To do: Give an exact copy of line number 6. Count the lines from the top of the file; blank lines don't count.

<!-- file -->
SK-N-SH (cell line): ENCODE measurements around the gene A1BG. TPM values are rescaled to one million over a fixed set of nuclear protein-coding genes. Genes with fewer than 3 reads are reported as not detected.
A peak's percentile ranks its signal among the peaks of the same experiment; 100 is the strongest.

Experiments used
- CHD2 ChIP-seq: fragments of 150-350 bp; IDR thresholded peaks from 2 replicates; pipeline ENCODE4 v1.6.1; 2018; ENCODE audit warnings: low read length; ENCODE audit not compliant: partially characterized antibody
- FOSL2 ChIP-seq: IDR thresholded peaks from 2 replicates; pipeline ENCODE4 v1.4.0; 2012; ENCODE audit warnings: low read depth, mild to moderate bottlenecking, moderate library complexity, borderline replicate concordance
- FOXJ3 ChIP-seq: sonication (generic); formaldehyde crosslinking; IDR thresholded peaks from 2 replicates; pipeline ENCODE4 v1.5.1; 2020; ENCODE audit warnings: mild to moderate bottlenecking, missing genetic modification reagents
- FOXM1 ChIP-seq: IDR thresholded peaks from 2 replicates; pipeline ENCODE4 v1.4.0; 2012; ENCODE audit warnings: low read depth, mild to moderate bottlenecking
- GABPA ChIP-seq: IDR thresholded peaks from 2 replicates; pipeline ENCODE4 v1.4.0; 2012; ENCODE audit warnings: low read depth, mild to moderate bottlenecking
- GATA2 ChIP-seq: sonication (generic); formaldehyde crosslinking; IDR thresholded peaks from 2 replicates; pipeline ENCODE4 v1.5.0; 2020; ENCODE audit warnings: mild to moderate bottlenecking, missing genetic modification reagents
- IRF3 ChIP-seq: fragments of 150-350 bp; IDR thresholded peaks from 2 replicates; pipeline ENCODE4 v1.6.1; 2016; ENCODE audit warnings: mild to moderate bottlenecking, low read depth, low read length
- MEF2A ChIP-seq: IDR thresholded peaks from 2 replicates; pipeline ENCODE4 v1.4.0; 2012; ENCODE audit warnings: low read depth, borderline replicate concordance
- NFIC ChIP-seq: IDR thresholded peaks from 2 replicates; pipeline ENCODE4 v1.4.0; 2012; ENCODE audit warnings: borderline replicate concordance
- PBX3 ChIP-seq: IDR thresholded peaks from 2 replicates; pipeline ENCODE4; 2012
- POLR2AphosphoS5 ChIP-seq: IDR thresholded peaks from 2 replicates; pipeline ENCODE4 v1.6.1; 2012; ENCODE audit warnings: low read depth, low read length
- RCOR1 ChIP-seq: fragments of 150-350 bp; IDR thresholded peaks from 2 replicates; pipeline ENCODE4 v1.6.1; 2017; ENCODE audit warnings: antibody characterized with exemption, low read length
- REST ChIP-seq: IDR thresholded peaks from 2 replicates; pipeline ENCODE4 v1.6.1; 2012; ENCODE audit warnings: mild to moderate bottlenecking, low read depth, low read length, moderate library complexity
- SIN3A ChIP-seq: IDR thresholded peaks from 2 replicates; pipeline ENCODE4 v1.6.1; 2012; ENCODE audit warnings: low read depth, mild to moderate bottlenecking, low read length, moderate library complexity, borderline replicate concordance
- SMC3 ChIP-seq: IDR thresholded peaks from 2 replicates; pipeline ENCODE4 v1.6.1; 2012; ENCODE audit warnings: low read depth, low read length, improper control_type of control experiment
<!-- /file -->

- FOXJ3 ChIP-seq: sonication (generic); formaldehyde crosslinking; IDR thresholded peaks from 2 replicates; pipeline ENCODE4 v1.5.1; 2020; ENCODE audit warnings: mild to moderate bottlenecking, missing genetic modification reagents